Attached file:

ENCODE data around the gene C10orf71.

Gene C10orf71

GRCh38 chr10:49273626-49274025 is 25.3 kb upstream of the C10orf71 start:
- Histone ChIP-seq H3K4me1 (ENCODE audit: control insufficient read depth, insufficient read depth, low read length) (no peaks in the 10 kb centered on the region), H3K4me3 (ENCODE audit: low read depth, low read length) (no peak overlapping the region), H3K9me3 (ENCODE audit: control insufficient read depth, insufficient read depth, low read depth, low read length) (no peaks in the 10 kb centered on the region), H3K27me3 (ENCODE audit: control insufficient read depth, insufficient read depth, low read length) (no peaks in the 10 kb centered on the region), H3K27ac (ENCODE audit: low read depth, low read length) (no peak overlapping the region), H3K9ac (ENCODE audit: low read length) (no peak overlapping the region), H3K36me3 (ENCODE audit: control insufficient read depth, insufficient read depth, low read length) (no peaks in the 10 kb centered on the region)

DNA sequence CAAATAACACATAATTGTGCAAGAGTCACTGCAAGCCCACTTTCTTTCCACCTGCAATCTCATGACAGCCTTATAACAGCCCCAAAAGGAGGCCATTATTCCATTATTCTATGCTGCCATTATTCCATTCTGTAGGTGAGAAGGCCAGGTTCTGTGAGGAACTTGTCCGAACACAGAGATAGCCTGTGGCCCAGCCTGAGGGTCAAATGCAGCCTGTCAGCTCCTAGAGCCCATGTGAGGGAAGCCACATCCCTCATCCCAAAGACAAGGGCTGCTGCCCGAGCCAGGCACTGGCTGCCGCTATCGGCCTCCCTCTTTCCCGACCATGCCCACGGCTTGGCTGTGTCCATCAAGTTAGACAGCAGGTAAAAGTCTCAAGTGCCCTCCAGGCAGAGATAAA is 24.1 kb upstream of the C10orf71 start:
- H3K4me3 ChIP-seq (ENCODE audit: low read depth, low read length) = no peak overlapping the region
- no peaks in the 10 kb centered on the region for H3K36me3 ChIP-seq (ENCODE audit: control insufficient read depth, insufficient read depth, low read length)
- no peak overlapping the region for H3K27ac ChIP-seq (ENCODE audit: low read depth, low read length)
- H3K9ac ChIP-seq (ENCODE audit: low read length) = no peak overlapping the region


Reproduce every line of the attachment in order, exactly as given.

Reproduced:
ENCODE data around the gene C10orf71.

Gene C10orf71

GRCh38 chr10:49273626-49274025 is 25.3 kb upstream of the C10orf71 start:
- Histone ChIP-seq H3K4me1 (ENCODE audit: control insufficient read depth, insufficient read depth, low read length) (no peaks in the 10 kb centered on the region), H3K4me3 (ENCODE audit: low read depth, low read length) (no peak overlapping the region), H3K9me3 (ENCODE audit: control insufficient read depth, insufficient read depth, low read depth, low read length) (no peaks in the 10 kb centered on the region), H3K27me3 (ENCODE audit: control insufficient read depth, insufficient read depth, low read length) (no peaks in the 10 kb centered on the region), H3K27ac (ENCODE audit: low read depth, low read length) (no peak overlapping the region), H3K9ac (ENCODE audit: low read length) (no peak overlapping the region), H3K36me3 (ENCODE audit: control insufficient read depth, insufficient read depth, low read length) (no peaks in the 10 kb centered on the region)

DNA sequence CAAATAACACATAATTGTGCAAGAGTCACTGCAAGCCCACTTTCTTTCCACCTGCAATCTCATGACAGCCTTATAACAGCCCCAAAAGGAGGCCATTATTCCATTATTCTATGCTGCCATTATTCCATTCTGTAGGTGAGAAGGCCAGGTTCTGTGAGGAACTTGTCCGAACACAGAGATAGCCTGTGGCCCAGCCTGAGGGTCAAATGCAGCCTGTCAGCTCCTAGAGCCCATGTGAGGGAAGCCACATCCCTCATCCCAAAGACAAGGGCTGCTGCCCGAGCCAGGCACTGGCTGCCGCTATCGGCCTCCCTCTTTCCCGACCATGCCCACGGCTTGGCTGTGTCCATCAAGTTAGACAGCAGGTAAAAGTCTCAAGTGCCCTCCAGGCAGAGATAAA is 24.1 kb upstream of the C10orf71 start:
- H3K4me3 ChIP-seq (ENCODE audit: low read depth, low read length) = no peak overlapping the region
- no peaks in the 10 kb centered on the region for H3K36me3 ChIP-seq (ENCODE audit: control insufficient read depth, insufficient read depth, low read length)
- no peak overlapping the region for H3K27ac ChIP-seq (ENCODE audit: low read depth, low read length)
- H3K9ac ChIP-seq (ENCODE audit: low read length) = no peak overlapping the region